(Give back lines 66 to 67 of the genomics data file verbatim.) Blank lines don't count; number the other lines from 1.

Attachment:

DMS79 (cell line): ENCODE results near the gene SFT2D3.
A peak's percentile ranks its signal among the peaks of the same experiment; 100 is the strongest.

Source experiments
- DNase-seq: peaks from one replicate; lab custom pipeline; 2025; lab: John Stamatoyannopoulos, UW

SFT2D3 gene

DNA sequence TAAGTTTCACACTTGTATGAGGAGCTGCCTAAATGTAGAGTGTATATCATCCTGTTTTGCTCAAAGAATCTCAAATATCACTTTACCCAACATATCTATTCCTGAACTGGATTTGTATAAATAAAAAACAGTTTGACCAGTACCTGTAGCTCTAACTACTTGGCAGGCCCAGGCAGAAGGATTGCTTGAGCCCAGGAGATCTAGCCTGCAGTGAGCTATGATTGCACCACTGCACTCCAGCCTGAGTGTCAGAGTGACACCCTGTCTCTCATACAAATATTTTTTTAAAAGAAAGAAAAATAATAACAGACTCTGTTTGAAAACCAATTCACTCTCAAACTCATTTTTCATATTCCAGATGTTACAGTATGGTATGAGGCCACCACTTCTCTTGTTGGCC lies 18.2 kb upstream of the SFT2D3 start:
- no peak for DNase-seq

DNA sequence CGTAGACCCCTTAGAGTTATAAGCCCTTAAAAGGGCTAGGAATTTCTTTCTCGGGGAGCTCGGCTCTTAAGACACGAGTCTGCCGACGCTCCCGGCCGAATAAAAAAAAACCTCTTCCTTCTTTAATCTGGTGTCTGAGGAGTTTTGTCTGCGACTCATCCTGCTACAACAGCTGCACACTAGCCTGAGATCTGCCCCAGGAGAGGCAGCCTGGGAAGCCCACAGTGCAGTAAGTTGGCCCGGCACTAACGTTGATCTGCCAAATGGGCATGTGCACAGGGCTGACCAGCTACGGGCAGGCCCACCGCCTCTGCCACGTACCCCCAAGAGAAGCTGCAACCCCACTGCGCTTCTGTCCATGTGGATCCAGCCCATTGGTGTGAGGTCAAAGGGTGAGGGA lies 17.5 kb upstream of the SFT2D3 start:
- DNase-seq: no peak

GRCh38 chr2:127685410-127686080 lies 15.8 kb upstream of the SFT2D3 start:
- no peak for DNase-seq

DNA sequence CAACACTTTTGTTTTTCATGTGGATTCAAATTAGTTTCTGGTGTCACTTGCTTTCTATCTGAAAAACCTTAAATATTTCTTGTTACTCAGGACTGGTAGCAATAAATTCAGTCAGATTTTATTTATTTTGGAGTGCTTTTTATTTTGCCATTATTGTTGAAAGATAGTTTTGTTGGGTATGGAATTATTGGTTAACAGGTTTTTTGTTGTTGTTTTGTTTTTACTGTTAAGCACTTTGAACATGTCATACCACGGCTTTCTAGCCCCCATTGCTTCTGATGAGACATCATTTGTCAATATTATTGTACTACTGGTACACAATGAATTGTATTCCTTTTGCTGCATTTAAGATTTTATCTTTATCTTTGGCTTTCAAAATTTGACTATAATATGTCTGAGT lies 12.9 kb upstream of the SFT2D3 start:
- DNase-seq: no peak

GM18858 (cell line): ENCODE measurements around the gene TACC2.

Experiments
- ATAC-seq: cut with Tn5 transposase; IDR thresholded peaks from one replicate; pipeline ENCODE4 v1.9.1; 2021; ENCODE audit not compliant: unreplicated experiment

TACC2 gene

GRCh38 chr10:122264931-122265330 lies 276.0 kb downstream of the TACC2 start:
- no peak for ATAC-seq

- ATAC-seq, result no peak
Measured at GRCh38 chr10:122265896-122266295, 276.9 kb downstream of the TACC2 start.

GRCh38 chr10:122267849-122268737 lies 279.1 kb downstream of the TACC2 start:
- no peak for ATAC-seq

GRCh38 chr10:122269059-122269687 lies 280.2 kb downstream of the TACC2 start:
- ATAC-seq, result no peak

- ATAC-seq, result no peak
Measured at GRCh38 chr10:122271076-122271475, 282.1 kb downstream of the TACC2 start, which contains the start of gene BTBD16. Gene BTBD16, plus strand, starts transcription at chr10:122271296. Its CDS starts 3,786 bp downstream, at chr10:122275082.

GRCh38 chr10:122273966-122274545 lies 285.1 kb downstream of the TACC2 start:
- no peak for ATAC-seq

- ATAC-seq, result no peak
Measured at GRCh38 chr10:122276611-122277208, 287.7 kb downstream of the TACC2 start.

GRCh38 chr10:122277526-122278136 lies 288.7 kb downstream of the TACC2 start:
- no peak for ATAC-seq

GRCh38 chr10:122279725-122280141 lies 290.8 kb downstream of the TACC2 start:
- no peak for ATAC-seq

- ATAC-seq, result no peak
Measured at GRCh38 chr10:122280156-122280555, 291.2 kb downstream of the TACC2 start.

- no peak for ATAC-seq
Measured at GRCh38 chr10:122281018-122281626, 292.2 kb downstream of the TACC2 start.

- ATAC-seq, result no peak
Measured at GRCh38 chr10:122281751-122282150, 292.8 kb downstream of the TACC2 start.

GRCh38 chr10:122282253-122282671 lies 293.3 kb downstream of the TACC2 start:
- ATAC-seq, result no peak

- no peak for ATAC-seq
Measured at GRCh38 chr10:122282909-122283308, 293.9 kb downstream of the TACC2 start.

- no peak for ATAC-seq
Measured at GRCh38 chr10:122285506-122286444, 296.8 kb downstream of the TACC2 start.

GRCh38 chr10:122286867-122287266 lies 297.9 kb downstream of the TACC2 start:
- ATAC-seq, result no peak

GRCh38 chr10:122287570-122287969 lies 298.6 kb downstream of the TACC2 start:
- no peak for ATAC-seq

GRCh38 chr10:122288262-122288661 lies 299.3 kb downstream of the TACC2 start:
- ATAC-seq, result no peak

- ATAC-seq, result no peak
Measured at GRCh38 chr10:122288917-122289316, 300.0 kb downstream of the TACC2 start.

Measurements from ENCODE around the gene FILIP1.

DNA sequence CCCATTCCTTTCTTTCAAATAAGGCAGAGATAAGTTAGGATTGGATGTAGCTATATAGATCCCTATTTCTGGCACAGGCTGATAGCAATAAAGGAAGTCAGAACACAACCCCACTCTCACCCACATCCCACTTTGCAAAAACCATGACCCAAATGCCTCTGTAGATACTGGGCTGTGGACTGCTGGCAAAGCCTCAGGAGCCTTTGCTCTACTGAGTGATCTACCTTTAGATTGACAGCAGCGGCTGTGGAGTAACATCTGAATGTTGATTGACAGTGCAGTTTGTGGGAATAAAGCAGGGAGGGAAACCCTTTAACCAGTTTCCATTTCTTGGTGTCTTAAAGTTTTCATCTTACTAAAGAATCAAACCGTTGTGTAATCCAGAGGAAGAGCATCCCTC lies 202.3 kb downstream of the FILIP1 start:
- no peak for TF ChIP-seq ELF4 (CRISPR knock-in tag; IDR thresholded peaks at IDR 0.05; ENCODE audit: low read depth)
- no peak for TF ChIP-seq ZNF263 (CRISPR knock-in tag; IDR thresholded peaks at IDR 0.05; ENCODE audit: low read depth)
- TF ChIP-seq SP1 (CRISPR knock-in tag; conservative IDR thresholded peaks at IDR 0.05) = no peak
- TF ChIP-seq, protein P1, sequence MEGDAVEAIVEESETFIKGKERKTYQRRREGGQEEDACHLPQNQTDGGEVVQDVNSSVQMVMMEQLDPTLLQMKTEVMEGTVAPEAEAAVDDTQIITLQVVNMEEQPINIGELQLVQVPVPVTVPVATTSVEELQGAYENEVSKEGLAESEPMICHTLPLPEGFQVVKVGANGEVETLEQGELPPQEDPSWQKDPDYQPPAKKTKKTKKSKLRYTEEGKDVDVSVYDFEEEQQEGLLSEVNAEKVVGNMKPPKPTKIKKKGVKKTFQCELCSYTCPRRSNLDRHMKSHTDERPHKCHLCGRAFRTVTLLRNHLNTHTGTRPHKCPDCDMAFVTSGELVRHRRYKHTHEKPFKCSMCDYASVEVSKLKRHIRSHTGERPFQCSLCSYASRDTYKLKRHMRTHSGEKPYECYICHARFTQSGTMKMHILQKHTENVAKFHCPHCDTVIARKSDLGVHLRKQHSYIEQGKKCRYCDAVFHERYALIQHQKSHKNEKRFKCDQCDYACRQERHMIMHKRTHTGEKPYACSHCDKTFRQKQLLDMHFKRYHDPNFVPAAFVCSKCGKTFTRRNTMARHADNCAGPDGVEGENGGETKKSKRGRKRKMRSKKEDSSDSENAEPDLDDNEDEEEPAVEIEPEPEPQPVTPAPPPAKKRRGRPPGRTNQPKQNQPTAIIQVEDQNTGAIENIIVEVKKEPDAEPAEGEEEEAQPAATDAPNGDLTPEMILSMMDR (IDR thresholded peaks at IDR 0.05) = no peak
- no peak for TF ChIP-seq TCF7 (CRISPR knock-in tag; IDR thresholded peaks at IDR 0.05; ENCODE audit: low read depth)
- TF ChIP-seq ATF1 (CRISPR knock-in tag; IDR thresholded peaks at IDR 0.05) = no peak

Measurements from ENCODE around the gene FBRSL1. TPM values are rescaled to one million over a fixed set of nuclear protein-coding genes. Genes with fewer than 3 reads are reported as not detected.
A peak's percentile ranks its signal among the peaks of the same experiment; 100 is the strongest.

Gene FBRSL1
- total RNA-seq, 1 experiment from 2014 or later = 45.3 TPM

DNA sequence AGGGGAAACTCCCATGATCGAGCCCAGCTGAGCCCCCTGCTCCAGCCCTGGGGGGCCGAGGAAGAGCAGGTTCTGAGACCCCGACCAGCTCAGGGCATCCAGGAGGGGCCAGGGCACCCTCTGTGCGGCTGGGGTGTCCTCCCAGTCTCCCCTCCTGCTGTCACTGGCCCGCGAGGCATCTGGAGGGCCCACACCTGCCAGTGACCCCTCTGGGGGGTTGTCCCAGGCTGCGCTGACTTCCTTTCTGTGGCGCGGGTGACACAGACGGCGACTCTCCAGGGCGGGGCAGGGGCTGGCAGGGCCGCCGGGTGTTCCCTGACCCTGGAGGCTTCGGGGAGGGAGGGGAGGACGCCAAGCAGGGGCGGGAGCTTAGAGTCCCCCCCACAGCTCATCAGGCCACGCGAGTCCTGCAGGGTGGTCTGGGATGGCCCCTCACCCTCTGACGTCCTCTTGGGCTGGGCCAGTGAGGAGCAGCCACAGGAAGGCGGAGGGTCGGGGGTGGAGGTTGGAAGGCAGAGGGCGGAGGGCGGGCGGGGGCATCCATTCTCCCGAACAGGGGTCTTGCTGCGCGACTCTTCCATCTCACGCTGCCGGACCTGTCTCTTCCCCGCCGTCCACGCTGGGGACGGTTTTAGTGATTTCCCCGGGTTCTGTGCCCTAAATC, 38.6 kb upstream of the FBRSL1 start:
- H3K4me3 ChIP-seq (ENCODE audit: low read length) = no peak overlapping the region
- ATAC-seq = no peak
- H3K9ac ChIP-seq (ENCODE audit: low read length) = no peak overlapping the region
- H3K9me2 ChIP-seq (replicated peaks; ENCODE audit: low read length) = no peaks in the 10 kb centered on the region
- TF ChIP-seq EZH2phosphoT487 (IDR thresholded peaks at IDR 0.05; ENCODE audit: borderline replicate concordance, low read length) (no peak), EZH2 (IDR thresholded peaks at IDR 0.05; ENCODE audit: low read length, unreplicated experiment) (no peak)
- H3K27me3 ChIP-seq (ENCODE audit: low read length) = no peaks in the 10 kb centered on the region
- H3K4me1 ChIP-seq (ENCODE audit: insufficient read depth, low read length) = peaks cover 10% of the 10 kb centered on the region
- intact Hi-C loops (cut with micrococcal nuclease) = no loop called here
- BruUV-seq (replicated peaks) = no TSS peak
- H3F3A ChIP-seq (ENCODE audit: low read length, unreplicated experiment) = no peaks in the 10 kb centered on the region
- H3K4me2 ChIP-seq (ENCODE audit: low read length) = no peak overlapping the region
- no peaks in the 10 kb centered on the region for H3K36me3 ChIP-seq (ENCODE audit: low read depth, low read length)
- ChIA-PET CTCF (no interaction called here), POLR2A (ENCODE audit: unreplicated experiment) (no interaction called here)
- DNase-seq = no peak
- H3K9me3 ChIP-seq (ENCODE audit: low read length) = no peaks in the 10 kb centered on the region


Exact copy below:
Gene FBRSL1
- total RNA-seq, 1 experiment from 2014 or later = 45.3 TPM